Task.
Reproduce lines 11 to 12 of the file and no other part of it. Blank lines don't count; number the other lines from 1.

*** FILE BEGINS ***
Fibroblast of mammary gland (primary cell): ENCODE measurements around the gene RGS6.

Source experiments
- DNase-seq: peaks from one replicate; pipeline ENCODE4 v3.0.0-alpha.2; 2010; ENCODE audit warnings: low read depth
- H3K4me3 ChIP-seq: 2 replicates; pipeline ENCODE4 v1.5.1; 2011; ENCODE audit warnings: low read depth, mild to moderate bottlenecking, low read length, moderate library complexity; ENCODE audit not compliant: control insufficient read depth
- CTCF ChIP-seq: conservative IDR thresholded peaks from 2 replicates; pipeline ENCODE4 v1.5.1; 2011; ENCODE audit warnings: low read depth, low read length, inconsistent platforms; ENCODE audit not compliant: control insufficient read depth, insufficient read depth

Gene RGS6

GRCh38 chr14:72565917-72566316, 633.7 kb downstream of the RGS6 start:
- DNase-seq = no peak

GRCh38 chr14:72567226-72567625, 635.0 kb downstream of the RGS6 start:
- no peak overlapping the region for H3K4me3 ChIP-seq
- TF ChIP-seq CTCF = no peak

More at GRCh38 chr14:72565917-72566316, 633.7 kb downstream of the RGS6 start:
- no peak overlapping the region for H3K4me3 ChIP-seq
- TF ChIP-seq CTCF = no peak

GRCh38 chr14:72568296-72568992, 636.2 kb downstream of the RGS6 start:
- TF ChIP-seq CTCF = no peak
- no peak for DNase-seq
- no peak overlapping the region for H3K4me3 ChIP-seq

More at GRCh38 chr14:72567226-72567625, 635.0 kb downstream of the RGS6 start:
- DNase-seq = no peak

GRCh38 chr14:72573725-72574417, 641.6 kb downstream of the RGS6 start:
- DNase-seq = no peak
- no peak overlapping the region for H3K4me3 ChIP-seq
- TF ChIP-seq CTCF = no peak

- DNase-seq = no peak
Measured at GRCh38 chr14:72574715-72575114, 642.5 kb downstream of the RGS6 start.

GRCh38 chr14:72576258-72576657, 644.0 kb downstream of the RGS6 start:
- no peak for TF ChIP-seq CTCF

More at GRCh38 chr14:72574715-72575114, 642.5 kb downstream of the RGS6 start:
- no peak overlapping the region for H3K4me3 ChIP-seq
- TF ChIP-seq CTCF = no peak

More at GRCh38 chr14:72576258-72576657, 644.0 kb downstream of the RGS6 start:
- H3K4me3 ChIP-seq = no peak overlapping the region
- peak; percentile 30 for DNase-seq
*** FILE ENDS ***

- TF ChIP-seq CTCF = no peak

More at GRCh38 chr14:72565917-72566316, 633.7 kb downstream of the RGS6 start: